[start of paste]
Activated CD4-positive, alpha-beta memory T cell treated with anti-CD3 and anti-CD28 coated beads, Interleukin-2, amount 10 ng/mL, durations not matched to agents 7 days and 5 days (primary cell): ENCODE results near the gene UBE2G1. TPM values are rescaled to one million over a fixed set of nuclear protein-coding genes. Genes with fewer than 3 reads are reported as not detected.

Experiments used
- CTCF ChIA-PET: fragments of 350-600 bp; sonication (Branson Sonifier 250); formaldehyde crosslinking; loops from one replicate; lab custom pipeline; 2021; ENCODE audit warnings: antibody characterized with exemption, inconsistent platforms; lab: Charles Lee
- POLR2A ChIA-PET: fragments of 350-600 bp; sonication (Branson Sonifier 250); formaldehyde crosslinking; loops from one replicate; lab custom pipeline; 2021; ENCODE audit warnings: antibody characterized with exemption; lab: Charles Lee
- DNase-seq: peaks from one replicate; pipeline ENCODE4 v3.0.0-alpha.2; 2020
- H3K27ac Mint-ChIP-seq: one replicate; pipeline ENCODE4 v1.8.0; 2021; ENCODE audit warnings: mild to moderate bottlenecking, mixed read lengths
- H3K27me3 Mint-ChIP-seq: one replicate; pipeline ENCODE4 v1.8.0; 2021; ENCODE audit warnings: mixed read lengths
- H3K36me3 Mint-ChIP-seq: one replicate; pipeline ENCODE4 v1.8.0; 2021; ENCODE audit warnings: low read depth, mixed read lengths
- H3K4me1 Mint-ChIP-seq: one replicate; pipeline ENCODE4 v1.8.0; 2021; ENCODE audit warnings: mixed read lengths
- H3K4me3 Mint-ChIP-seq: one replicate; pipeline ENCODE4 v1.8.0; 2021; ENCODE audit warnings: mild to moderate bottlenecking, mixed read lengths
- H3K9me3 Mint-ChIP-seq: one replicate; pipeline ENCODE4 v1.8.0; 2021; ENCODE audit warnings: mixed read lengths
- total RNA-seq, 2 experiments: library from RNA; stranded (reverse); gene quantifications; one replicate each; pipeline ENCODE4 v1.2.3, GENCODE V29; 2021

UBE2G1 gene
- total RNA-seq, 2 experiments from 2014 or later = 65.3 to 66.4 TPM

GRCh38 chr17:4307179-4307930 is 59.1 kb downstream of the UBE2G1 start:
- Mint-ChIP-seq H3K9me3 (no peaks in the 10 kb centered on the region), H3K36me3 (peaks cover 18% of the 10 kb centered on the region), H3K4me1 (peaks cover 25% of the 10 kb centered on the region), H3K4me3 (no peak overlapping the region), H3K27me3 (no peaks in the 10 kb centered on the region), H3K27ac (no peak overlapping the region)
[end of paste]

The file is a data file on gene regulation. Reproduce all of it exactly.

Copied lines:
Activated CD4-positive, alpha-beta memory T cell treated with anti-CD3 and anti-CD28 coated beads, Interleukin-2, amount 10 ng/mL, durations not matched to agents 7 days and 5 days (primary cell): ENCODE results near the gene UBE2G1. TPM values are rescaled to one million over a fixed set of nuclear protein-coding genes. Genes with fewer than 3 reads are reported as not detected.

Experiments used
- CTCF ChIA-PET: fragments of 350-600 bp; sonication (Branson Sonifier 250); formaldehyde crosslinking; loops from one replicate; lab custom pipeline; 2021; ENCODE audit warnings: antibody characterized with exemption, inconsistent platforms; lab: Charles Lee
- POLR2A ChIA-PET: fragments of 350-600 bp; sonication (Branson Sonifier 250); formaldehyde crosslinking; loops from one replicate; lab custom pipeline; 2021; ENCODE audit warnings: antibody characterized with exemption; lab: Charles Lee
- DNase-seq: peaks from one replicate; pipeline ENCODE4 v3.0.0-alpha.2; 2020
- H3K27ac Mint-ChIP-seq: one replicate; pipeline ENCODE4 v1.8.0; 2021; ENCODE audit warnings: mild to moderate bottlenecking, mixed read lengths
- H3K27me3 Mint-ChIP-seq: one replicate; pipeline ENCODE4 v1.8.0; 2021; ENCODE audit warnings: mixed read lengths
- H3K36me3 Mint-ChIP-seq: one replicate; pipeline ENCODE4 v1.8.0; 2021; ENCODE audit warnings: low read depth, mixed read lengths
- H3K4me1 Mint-ChIP-seq: one replicate; pipeline ENCODE4 v1.8.0; 2021; ENCODE audit warnings: mixed read lengths
- H3K4me3 Mint-ChIP-seq: one replicate; pipeline ENCODE4 v1.8.0; 2021; ENCODE audit warnings: mild to moderate bottlenecking, mixed read lengths
- H3K9me3 Mint-ChIP-seq: one replicate; pipeline ENCODE4 v1.8.0; 2021; ENCODE audit warnings: mixed read lengths
- total RNA-seq, 2 experiments: library from RNA; stranded (reverse); gene quantifications; one replicate each; pipeline ENCODE4 v1.2.3, GENCODE V29; 2021

UBE2G1 gene
- total RNA-seq, 2 experiments from 2014 or later = 65.3 to 66.4 TPM

GRCh38 chr17:4307179-4307930 is 59.1 kb downstream of the UBE2G1 start:
- Mint-ChIP-seq H3K9me3 (no peaks in the 10 kb centered on the region), H3K36me3 (peaks cover 18% of the 10 kb centered on the region), H3K4me1 (peaks cover 25% of the 10 kb centered on the region), H3K4me3 (no peak overlapping the region), H3K27me3 (no peaks in the 10 kb centered on the region), H3K27ac (no peak overlapping the region)